Musical Glossary For Kids
Do you want to be the next Pyotr Ilyich Tchaikovsky? How about Leontyne Price? If you have a love or talent for music, nurture it by learning music terminology and theory! The symbols and diagrams may look hard, but with study and practice, you will come to learn how each fits into a composition. Music and theater are so powerful and it is time to unlock that power through learning. Begin your music education today!
To gain speed gradually.
Emphasis or stress placed on specific notes or set of notes.
Play music in slow, stately tempo. A common example is “Adagio for Strings” by Samuel Barber.
Play it in a lively, brisk, and upbeat way. Listen to Mozart’s “Turkish March”.
Between Slow and Fast. Play it at a walking tempo.
A song with stories and poetry. Brahms’ “Fantasias, Op 116” comes to mind.
Usually performed in a theater, it’s an elegant dance, accompanied by music.
Vertical line in musical notation denoting the number of beats, organized into sections.
Extravagant and majestic, it’s the music during the Baroque period in Europe. The movement kicked off in the early 17th century and lasted up to the middle of the 18th century. That’s why you have Baroque literature, Baroque art, Baroque theater, and Baroque architecture. Some of the famous Baroque composers are Antonio Vivaldi, Johann Sebastian Bach, Henry Purcell, George Frideric Handel, and Johann Pachelbel.
Standard pattern in measure or bar.
A sort of “punctuation” with two chords to signify a pause or “full stop” at the end of a musical phrase.
A part of the concerto where a soloist plays alone.
Playing two or more notes at the same time.
The symbol denotes the pitch of a note in music notation. There are five types: alto, bass, tenor, soprano, and treble.
Solo play for one or more instruments, accompanied by the ensemble. Listen to Beethoven’s “Violin Concerto in D Major”.
The conductor instructs every musician to play the right notes at the right time, in the right pitch and forte. Some famous conductors are Nadia Boulanger, Herbert von Karajan, Frederick Martin “Fritz” Reiner, and Arturo Toscanini.
Play louder in “rising” way, meaning gradually.
Da Capo (Italian)
It means to play from the beginning, once again.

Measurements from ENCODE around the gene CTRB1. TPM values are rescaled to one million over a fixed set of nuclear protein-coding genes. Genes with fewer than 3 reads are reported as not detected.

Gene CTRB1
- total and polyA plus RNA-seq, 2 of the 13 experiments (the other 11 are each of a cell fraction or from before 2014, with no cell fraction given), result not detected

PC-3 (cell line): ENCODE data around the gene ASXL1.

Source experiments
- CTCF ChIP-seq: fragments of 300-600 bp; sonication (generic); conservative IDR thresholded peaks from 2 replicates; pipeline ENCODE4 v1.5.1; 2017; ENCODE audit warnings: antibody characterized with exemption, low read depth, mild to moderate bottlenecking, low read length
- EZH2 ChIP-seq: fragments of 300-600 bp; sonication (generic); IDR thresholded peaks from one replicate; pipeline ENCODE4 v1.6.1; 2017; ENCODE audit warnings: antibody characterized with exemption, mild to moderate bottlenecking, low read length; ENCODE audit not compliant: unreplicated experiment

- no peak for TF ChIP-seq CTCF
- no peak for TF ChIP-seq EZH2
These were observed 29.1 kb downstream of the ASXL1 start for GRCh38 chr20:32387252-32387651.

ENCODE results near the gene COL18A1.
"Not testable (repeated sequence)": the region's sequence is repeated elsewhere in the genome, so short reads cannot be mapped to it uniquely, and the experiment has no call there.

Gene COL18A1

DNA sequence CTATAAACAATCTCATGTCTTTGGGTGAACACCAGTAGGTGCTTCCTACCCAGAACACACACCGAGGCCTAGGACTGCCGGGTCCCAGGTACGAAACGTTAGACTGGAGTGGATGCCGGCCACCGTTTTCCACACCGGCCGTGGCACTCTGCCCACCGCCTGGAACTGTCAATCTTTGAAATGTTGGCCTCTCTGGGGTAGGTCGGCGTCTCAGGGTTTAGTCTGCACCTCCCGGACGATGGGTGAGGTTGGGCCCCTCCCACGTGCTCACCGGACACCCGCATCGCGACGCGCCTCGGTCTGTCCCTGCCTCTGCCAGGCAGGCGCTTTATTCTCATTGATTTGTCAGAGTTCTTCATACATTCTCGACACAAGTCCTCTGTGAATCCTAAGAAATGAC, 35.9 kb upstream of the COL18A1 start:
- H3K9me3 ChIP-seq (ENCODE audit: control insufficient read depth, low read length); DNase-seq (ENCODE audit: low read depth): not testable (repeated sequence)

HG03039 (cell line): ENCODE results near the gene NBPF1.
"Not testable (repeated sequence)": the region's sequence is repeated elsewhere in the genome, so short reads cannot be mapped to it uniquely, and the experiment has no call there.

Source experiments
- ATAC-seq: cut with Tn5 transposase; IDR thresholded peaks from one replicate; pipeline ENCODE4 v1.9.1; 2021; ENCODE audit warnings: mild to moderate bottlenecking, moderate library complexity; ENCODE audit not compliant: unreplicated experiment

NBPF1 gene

Player softer in “shrinking” manner.
Musical piece for two performers.
The level of loudness and intensity of music
Assembly of musicians playing together, usually with a conductor.
To play a passage in an expressive manner.
Meaning “pause”, the symbol denotes that a certain note is to be held longer than usual.
To play loudly. Denoted by “f” meaning loud, the level increasing two-fold when it’s “ff” or three-fold when it’s “fff”, which is fortississimo, meaning play it as strongly as possible.
A dance created by French peasants in the Baroque era.
Slow, sorrowful, and solemn, the feeling of loss and regrets.
Also known as minor second or semitone, it’s the smallest interval in classical music.
In music, it’s the perfect union of chords and pitches to produce a sound which is beautiful.
To play spontaneously. Be in the moment.
Spatial difference between a duet of notes or pitches.
The standard scale and tonality of a piece of music.
Iin a tempo between adagio and largo.
To play regally, slowly, and widely.
Playing smoothly and “tied together”, like a calm river.
Comprising of seven notes, the interval sequence begins with two whole steps, one-half step, three whole steps, and one-half step. Major keys sound brighter and more positive in comparison to minor keys.
If you are thinking of any part in a song, you are thinking of the melody. It’s the part of the song which makes it musically pleasing.
Here, the interval sequence goes one whole step, one-half step, two whole steps, one-half step, and two whole steps.
A musical performance involving singers and orchestra. It’s usually held in a theater.
Gentle and soft.
Refers to the low frequency or high frequency of a note.
The speed at which music is to played.